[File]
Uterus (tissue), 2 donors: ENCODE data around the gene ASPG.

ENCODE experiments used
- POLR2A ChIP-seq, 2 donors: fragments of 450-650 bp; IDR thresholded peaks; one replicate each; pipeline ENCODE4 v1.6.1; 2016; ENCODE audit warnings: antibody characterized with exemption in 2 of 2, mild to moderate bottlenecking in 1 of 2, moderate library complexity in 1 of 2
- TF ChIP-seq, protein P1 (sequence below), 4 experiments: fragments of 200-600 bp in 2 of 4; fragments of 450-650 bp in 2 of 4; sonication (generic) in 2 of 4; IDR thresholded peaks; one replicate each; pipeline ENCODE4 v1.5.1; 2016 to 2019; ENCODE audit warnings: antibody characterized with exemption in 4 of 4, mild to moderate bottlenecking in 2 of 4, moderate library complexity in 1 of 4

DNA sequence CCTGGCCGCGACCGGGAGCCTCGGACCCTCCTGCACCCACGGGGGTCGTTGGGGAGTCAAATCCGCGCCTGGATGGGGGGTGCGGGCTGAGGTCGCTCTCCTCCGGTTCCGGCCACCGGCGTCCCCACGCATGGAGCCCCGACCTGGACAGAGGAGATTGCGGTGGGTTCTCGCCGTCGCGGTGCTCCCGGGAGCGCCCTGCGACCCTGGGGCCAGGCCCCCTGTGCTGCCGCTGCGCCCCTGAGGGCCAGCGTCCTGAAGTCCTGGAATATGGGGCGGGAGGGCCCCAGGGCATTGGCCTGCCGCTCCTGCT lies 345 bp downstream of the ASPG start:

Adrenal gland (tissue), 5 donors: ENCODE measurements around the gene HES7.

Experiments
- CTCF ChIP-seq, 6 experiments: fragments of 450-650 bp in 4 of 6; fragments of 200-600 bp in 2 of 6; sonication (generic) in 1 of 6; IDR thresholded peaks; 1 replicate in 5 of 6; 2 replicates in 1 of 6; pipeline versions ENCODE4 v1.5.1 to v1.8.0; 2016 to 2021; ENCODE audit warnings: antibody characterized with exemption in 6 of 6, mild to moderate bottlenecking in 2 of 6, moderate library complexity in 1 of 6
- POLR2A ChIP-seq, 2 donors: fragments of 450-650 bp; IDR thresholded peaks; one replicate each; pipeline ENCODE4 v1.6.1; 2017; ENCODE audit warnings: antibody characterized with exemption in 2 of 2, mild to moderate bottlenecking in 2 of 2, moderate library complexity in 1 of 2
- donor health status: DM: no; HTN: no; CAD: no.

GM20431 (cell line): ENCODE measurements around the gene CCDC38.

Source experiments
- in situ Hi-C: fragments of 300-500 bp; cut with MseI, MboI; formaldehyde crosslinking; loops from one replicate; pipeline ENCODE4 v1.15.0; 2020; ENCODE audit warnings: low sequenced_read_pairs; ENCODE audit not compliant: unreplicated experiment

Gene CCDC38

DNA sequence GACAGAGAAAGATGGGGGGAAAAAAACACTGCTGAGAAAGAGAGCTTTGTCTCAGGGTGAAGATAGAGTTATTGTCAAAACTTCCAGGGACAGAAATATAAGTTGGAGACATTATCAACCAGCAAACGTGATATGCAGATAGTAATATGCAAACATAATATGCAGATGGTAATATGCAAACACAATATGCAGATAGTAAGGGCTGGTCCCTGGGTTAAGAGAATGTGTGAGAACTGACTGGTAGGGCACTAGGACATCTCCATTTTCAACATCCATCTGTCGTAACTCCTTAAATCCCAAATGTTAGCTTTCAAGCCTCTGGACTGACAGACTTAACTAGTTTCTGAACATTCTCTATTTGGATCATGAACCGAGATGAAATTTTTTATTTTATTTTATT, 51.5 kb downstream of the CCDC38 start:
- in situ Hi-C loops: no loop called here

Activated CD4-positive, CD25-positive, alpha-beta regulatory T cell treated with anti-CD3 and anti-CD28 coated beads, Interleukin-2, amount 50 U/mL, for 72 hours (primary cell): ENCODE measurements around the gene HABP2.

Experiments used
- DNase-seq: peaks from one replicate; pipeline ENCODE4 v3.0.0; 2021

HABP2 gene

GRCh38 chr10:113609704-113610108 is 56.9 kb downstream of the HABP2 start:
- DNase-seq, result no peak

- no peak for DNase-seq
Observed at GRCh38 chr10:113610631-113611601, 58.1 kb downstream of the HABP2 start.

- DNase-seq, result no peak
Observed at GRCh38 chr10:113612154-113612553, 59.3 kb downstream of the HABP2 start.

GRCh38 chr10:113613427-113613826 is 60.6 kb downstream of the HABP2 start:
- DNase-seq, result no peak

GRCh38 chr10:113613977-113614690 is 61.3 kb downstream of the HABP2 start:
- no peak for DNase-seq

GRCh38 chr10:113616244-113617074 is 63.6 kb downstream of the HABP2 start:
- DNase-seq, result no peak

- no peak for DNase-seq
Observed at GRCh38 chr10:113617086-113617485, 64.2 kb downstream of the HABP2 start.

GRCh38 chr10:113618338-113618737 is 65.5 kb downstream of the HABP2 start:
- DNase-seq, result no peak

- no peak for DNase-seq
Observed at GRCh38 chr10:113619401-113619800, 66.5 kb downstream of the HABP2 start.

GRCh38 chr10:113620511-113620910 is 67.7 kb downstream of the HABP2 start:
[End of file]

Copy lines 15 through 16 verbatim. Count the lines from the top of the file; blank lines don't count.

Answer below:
DNA sequence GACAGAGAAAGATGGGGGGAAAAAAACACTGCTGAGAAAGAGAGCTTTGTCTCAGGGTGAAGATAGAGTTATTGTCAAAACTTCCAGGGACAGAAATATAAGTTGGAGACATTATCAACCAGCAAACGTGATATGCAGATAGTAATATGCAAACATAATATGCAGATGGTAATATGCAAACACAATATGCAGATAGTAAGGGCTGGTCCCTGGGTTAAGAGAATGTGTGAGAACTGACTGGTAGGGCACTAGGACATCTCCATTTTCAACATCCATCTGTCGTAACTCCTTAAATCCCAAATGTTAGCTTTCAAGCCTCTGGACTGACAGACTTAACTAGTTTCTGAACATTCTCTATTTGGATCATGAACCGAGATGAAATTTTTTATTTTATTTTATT, 51.5 kb downstream of the CCDC38 start:
- in situ Hi-C loops: no loop called here